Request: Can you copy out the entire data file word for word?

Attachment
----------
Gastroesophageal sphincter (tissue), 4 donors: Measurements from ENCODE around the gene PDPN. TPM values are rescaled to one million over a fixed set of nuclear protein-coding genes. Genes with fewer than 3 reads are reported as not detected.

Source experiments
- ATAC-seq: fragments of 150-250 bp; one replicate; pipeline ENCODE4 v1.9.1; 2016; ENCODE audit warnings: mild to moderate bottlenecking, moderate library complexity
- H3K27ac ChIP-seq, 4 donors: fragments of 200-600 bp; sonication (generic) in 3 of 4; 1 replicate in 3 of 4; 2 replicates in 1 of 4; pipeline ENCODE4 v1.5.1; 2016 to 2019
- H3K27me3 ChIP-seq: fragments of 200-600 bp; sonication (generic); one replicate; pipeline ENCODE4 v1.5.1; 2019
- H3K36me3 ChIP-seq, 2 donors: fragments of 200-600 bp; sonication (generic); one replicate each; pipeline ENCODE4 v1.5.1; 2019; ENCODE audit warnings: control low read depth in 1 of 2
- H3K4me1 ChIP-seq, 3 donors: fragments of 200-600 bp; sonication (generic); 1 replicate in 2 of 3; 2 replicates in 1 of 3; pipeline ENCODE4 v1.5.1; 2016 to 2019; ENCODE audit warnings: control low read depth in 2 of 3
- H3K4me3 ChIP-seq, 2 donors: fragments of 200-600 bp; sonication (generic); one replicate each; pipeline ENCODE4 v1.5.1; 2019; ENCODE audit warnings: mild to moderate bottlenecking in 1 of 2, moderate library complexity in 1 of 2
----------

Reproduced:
Gastroesophageal sphincter (tissue), 4 donors: Measurements from ENCODE around the gene PDPN. TPM values are rescaled to one million over a fixed set of nuclear protein-coding genes. Genes with fewer than 3 reads are reported as not detected.

Source experiments
- ATAC-seq: fragments of 150-250 bp; one replicate; pipeline ENCODE4 v1.9.1; 2016; ENCODE audit warnings: mild to moderate bottlenecking, moderate library complexity
- H3K27ac ChIP-seq, 4 donors: fragments of 200-600 bp; sonication (generic) in 3 of 4; 1 replicate in 3 of 4; 2 replicates in 1 of 4; pipeline ENCODE4 v1.5.1; 2016 to 2019
- H3K27me3 ChIP-seq: fragments of 200-600 bp; sonication (generic); one replicate; pipeline ENCODE4 v1.5.1; 2019
- H3K36me3 ChIP-seq, 2 donors: fragments of 200-600 bp; sonication (generic); one replicate each; pipeline ENCODE4 v1.5.1; 2019; ENCODE audit warnings: control low read depth in 1 of 2
- H3K4me1 ChIP-seq, 3 donors: fragments of 200-600 bp; sonication (generic); 1 replicate in 2 of 3; 2 replicates in 1 of 3; pipeline ENCODE4 v1.5.1; 2016 to 2019; ENCODE audit warnings: control low read depth in 2 of 3
- H3K4me3 ChIP-seq, 2 donors: fragments of 200-600 bp; sonication (generic); one replicate each; pipeline ENCODE4 v1.5.1; 2019; ENCODE audit warnings: mild to moderate bottlenecking in 1 of 2, moderate library complexity in 1 of 2